“Grades don’t measure tenacity, courage, leadership, guts or whatever you want to call it.” – Thomas J Stanley

2. Get help

Pausing things is only a temporary fix. It gives kids a bit of space to settle their mind. But the longer-term recovery needs expert care. See your family doctor, book them in with a psychologist or contact your local Headspace.

There are some great services around, but teenagers tend to be shy when it comes to getting help. They’ll need lots of support to know that the pain of asking for help will be worth it.

There’s also a familiarity with their current mess that teenagers can try to cling to. The fear of having a mental health issue, or dealing with it, can convince them that life isn’t so bad at the moment.

Kids with mental health issues need strong parents. Parents who will kindly push them to get help, and keep them accountable for not settling for a poor life.

3. Make life manageable again

Instead of looking for work-life balance, we need to seek ‘work-life satisfaction’. Balance is all about getting two things even. But in life, we can never get our work side in balance with our personal or family needs and interests. Chasing satisfaction, where we’re doing what we need to do, but feeling valued and purposeful is much better. And something all kids can learn, even in the busy days of high school.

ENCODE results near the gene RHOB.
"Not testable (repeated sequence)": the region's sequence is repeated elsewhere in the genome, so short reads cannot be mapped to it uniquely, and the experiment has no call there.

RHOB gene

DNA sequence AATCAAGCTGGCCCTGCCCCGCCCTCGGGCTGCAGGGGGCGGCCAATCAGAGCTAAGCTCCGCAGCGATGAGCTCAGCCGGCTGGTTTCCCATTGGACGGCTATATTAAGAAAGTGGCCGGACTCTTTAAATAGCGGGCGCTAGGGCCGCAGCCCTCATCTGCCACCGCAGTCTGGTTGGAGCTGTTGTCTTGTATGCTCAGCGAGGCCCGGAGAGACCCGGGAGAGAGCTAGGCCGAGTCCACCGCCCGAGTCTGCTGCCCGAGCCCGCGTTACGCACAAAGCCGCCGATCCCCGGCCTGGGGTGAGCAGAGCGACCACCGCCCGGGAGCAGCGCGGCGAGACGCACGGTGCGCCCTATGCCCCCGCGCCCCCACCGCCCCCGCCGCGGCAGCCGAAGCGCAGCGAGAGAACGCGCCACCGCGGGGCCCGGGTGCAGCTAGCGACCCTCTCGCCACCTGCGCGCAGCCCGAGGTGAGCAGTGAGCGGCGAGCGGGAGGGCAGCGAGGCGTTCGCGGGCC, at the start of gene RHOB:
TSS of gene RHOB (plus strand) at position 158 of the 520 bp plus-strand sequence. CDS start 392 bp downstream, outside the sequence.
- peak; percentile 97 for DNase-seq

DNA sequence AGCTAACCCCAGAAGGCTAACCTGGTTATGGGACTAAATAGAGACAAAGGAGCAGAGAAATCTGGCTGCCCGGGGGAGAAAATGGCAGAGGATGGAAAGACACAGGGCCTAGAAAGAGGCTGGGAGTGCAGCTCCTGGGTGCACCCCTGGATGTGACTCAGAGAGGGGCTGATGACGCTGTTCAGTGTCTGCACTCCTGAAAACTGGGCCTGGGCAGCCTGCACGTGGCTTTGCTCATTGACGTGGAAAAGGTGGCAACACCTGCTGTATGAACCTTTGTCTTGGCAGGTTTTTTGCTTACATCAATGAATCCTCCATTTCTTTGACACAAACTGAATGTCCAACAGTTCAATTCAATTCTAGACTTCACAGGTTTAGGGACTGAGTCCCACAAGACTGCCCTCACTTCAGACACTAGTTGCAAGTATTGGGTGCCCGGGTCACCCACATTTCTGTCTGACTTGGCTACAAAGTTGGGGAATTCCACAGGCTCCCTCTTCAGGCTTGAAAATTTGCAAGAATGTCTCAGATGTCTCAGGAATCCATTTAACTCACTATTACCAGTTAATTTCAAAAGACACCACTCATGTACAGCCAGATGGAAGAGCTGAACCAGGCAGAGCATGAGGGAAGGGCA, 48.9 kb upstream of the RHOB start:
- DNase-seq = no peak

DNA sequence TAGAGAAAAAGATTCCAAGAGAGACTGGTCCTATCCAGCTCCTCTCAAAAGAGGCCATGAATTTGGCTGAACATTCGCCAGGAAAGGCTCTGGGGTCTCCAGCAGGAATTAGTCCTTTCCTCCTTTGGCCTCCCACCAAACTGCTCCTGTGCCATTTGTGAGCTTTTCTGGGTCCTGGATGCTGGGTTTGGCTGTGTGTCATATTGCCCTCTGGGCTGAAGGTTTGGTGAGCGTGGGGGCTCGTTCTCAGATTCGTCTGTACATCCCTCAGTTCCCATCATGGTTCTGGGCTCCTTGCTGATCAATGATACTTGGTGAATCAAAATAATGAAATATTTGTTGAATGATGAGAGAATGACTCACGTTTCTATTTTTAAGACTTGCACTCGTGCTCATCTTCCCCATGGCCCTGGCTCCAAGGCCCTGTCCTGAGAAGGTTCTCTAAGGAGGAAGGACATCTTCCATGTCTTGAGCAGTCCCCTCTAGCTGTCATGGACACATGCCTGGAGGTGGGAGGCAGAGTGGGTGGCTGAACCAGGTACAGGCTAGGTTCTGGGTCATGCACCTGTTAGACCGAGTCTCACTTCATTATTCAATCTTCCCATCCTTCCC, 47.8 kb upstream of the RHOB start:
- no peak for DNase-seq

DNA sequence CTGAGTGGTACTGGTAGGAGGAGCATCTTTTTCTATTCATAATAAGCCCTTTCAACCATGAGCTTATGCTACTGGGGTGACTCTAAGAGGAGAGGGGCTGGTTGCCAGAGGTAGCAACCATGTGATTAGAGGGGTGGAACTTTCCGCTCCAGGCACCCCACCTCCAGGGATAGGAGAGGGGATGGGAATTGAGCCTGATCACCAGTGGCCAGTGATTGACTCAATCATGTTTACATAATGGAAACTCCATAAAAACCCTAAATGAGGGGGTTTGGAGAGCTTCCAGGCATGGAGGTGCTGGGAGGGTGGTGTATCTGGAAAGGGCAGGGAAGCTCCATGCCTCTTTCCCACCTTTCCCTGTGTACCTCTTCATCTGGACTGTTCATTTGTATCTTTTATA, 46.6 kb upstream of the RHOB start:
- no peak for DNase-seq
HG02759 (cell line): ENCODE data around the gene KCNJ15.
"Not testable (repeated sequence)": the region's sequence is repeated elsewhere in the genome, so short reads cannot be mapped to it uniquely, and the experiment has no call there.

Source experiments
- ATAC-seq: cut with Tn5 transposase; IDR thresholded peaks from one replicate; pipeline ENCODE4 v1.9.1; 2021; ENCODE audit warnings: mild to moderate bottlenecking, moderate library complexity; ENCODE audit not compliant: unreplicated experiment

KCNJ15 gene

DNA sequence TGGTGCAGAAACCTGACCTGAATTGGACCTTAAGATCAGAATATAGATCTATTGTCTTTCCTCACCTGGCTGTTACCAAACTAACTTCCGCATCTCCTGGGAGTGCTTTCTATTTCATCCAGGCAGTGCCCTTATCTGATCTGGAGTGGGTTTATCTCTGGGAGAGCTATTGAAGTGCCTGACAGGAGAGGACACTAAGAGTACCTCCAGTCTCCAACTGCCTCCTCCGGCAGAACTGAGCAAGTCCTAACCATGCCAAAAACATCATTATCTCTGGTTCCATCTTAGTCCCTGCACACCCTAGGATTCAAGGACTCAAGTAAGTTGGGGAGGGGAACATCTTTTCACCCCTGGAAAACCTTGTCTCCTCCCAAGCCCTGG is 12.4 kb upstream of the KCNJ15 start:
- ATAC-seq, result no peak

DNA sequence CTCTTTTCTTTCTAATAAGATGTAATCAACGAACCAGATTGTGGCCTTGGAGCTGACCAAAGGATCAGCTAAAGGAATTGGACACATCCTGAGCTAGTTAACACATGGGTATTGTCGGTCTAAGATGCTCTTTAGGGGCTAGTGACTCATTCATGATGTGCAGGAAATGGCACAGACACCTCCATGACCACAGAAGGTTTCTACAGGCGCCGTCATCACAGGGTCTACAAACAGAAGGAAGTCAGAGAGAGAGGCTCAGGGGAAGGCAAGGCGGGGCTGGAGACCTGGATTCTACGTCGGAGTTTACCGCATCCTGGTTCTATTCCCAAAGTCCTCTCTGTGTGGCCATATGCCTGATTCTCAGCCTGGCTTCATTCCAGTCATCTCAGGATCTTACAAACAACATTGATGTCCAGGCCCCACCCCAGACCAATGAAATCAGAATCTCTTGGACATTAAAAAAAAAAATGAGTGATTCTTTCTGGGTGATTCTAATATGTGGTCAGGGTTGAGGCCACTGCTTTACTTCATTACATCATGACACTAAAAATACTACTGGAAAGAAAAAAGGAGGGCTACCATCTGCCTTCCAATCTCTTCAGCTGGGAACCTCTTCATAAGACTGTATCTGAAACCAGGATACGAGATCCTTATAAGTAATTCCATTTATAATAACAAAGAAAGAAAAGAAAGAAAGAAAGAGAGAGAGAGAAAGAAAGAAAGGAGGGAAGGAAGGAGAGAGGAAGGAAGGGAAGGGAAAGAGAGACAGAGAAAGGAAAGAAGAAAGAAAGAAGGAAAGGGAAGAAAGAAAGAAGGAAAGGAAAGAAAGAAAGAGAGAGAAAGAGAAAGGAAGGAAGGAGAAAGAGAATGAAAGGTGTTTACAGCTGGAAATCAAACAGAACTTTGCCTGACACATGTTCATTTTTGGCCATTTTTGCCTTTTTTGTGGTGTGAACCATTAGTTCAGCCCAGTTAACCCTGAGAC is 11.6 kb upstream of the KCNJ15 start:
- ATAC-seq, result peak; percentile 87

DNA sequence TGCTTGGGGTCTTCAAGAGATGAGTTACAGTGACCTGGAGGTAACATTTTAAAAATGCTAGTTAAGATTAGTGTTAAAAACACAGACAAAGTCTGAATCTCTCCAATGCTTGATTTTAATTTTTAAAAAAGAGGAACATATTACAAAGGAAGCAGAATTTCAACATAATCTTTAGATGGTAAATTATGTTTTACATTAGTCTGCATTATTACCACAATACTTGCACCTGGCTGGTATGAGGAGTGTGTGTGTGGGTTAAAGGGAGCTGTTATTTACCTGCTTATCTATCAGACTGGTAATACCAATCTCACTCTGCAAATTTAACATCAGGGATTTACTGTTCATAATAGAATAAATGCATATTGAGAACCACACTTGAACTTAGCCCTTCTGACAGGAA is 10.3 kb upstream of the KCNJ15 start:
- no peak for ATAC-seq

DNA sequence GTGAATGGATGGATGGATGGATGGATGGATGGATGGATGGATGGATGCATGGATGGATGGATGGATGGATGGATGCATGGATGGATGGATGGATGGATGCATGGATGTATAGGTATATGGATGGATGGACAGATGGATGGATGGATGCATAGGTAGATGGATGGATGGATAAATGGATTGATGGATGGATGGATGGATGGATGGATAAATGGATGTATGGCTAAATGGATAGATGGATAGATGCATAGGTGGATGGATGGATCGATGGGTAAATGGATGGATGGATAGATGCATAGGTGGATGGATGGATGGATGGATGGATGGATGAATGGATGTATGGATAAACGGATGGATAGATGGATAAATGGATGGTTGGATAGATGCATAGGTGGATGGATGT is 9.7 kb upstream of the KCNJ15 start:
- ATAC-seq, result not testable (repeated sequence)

So get them to look at their week and strip out the things they don’t need to do and don’t like. If there are things they do need to do, like school, that are a real drag, it could be time to look for some other options. Whether that’s moving into a job for a while or starting a trade.

Kids with mental health issues need parents who are willing to put their own hopes and dreams aside for their child’s well being. To see that a detour for a year or two, or even a decade, doesn’t stop their child being successful. It’s that satisfaction again. If your child finds some ‘work’ they enjoy, everyone will feel more satisfied again.

And when you’re putting this manageable life together again, make sure it has a bit of everything. Some work, some fun, some rest and some play.

4. Look after yourself

Mental health issues are draining for those who have them, and those who live with them. It can be easy to get into a pattern of just getting through each day. Look after your own work-life satisfaction and don’t let your well being suffer.

Keep in touch with a couple of friends who know the whole truth and can be a listening ear. Make sure you access professional help if needed. And make times for rest and play yourself.

Whatever happens, when life comes down to a matter of grades or a child’s mental health, mental health always wins. Every time. Our kids can always change career, go back to study, or learn new skills later. But having a well mind is something that will carry them through life. And learning to care for that mind will set them up better than any grade in school.

Article supplied with thanks to Tweens2teen